Safe Boating Council urges dry boating

Photo courtesy Canadian Safe Boating Council.

An organization responsible for promoting safe and responsible boating is launching a campaign this week encouraging dry boating.

This is the sixth year for “Operation Dry Water,” which stresses the importance of boating sober.

According to the Canadian Safe Boating Council, drinking and boating accounts for about 40 per cent of boating-related fatalities on Canadian waterways. This year, the organization is also concerned about the potential impact of the impending legalization of recreational marijuana, and about the increase in use and abuse of prescription narcotics on boating accidents and fatalities.

The council said in a press release that the August long weekend is the perfect time to remind boaters about the risks of impaired boating.

“Combined with sun, wind, waves and the rocking motion of the boat, the effects of alcohol and drugs on the water can be greatly increased,” the press release said.

“Those risks can lead to serious injury or death. Boaters can be charged with impaired operation of a vessel if they’re caught impaired while driving a boat. Hymenopterous boats, such as canoes and kayaks are not excluded from the definition of a vessel and are subject to the same penalties. ”

In Saskatchewan, fines and penalties for operating a boat while under the influence match those for driving. Alcohol may be consumed on a boat in the province if it has a permanent toilet, cooking and sleeping facilities and is either anchored or moored to the shore.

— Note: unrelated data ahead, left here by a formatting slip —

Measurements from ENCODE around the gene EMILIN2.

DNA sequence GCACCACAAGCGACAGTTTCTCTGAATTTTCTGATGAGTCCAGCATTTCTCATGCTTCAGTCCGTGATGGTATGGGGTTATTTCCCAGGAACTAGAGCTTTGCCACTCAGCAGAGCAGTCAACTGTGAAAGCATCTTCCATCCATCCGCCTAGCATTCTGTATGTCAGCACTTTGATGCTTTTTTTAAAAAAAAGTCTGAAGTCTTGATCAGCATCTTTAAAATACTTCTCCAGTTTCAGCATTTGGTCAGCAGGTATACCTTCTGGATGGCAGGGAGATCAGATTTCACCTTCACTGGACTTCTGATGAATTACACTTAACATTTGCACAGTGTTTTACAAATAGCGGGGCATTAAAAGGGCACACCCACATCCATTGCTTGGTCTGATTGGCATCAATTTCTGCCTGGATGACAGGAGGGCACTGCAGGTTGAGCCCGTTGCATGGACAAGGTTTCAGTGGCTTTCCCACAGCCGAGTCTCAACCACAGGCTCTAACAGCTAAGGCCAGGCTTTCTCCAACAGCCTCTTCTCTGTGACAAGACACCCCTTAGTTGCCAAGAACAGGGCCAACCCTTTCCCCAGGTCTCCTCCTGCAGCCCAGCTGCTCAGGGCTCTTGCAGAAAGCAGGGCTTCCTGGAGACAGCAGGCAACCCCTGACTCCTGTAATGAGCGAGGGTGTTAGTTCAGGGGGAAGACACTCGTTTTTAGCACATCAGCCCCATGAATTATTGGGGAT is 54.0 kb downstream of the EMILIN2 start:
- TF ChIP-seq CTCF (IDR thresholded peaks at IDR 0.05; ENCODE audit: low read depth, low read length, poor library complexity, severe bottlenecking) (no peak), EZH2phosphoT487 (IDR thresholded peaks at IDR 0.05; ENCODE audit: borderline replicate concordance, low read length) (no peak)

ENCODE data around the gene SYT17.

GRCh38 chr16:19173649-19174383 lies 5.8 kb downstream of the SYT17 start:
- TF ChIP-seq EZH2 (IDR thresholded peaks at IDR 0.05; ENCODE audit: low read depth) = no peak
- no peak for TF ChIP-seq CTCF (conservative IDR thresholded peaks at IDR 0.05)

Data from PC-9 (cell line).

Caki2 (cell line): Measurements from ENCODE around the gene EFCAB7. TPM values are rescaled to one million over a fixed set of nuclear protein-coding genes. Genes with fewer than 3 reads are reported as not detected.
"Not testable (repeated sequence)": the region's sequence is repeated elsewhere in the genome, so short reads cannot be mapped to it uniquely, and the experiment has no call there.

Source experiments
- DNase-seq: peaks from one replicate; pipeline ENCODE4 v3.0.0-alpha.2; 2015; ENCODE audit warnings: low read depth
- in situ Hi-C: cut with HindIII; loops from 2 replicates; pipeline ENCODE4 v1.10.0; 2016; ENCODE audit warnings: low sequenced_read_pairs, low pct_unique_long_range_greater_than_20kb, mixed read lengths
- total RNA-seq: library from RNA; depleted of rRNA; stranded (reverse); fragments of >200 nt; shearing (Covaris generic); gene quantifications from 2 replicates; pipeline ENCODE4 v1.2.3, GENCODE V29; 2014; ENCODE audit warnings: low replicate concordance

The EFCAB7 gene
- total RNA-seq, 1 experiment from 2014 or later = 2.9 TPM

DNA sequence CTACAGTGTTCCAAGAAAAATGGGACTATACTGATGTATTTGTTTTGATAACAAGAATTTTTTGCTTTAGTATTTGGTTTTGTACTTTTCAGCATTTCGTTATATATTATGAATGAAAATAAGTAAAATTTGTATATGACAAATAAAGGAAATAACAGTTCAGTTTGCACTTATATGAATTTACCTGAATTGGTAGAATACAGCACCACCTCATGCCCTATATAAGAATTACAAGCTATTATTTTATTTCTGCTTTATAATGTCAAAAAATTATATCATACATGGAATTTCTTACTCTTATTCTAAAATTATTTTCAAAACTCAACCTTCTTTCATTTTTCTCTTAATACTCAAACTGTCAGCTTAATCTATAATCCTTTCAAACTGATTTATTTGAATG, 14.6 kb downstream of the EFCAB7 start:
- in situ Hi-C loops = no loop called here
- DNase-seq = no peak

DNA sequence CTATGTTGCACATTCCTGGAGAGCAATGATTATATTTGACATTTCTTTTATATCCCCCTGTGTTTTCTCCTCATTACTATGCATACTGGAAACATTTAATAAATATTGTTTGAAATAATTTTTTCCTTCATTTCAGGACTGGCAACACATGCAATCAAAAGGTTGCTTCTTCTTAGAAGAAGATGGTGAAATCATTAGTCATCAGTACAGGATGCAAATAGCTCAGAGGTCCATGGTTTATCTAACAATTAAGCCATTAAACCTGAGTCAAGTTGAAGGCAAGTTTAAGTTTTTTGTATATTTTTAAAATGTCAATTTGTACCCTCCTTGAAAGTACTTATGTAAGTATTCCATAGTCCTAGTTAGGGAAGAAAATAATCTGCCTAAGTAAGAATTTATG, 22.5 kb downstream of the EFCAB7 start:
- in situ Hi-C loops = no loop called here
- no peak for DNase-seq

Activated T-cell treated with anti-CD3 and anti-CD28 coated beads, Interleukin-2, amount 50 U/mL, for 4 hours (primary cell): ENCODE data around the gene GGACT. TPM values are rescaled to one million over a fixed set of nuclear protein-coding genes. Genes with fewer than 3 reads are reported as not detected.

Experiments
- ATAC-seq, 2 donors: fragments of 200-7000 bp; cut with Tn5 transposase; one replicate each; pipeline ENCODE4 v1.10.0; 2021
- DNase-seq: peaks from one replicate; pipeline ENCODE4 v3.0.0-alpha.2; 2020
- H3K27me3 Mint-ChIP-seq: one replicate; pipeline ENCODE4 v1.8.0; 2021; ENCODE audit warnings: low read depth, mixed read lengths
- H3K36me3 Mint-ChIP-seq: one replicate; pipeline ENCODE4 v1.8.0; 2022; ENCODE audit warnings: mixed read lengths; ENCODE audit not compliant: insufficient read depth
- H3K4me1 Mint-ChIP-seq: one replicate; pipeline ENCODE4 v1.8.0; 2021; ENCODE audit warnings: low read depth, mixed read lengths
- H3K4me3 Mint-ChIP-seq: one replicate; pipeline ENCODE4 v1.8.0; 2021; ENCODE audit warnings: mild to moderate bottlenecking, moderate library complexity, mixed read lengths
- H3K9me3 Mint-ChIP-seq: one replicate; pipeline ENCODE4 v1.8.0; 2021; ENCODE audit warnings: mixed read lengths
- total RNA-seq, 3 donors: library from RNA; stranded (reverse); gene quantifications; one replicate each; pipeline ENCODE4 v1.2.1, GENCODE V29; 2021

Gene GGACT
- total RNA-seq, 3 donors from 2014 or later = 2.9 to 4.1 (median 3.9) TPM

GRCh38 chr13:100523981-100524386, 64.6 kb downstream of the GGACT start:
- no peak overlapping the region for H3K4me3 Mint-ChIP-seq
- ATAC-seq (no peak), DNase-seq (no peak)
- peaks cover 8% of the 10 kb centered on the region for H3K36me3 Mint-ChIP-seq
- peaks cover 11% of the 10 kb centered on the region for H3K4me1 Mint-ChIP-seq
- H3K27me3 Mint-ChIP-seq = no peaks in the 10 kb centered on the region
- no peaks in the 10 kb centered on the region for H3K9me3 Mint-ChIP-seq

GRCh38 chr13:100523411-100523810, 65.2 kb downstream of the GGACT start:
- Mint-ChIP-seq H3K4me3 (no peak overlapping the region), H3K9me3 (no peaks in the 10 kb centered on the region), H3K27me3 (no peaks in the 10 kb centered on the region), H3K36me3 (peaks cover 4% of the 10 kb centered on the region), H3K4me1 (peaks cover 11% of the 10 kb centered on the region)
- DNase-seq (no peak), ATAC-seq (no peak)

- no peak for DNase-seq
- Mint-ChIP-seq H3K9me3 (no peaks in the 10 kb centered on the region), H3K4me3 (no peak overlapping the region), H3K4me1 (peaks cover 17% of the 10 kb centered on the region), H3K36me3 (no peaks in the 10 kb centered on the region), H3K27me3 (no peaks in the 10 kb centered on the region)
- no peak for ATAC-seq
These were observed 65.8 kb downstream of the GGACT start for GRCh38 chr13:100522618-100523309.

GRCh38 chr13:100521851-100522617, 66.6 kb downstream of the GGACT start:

“The CSBC, its partners and sponsors would like, through this and our other initiatives, to raise attention to the problem of boating under the influence and to remind boaters to boat sober,” said John Gullick, Chair of the Canadian Safe Boating Council.

“Operation Dry Water will focus on the potential risks of impaired boating, and remedies that are currently in place to discourage it.”

According to the media release, Operation Dry Water is aimed at reducing the number of impairment-related accidents and fatalities on the water, while building a stronger and more visible deterrent to alcohol and drug use while boating. The end goal is to achieve safe and more enjoyable recreational boating.

This year’s plan includes increased messaging to boat sober, and an increased on-water presence by a number of enforcement agencies across Canada.

“Impaired is impaired,” the CSBC said in a statement.

“Penalties aside, boaters should consider before they had out how they could live with themselves should their impairment result in the injury or death of a friend or loved one. The Canadian Safe Boating Council encourages boaters to get out on their favourite Canadian waterway as much as possible this season, but to boat sober!”